Sony Computer Entertainment has released a statement finally explaining why its PlayStation Network service has been down most of the past week, saying that an illegal intrusion into its network has compromised its database of user account information.
In a PlayStation Blog statement
by SCEA's Patrick Seybold, the company claims an unauthorized entry into both the PlayStation Network and Sony's music and video service Qriocity was made by an unnamed group that compromised "certain...user account information."
According to a letter
currently being sent to all of Sony's registered account holders, the company believes that "an unauthorized person has obtained the following information that you provided: name, address (city, state, zip), country, email address, birthdate, PlayStation Network/Qriocity password and login, and handle/PSN online ID."
Other compromised information across the PlayStation Network includes "purchase history and billing address (city, state, zip), and your PlayStation Network/Qriocity password security answers."
Sony says that while there is no evidence of credit card info being stolen, the company "cannot rule out the possibility," and advises users who have connected a card to their accounts that credit card numbers and expiration dates (though not security codes) may have been obtained by a third party.
Sony's letter goes on to suggest actions an affected user should take, including being vigilant about communications that ask for personal information, changing any passwords shared with a user's PSN account, and contacting U.S. credit bureaus to issue a fraud alert.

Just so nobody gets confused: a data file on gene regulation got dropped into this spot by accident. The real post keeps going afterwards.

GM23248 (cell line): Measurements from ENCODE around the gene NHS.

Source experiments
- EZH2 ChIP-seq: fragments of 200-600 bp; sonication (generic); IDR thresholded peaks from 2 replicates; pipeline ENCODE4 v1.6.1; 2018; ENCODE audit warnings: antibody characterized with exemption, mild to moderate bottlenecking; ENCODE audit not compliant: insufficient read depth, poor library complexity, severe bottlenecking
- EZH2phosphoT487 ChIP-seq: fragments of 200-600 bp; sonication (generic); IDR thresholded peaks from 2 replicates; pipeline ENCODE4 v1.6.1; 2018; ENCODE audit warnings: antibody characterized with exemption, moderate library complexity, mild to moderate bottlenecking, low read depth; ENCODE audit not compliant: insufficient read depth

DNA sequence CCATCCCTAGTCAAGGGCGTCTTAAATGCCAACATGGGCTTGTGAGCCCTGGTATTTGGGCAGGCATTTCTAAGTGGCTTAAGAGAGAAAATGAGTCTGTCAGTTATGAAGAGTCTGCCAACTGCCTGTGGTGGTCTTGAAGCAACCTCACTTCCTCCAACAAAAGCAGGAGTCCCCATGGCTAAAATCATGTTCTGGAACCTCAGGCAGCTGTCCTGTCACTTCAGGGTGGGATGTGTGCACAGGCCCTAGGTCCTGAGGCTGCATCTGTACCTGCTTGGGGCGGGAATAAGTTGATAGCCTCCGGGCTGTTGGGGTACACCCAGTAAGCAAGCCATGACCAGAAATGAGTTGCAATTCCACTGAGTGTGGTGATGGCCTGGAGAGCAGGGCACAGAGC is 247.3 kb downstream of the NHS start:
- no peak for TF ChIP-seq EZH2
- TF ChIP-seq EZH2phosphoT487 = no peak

Sony has clarified to Gamasutra that this information seems to apply to all accounts, with Seybold telling us "Our investigation indicates that all PlayStation Network/ Qriocity accounts may have been affected."
PlayStation Network services are expected to be resumed within a week, says Seybold, after its system undergoes a "re-building" to provide better protection.
Sony has updated its support site with a FAQ
about the attack.
In an official statement to Gamasutra, the company also said that it didn't wait nearly a week to alert users that their personal information was compromised -- that revelation only came on Monday, SCEA said.
"There's a difference in timing between when we identified there was an intrusion and when we learned of consumers' data being compromised," the company explained. "We learned there was an intrusion April 19th and subsequently shut the services down."
"We then brought in outside experts to help us learn how the intrusion occurred and to conduct an investigation to determine the nature and scope of the incident," the statement continued. "It was necessary to conduct several days of forensic analysis, and it took our experts until yesterday [April 25] to understand the scope of the breach. We then shared that information with our consumers and announced it publicly this afternoon [April 26]."]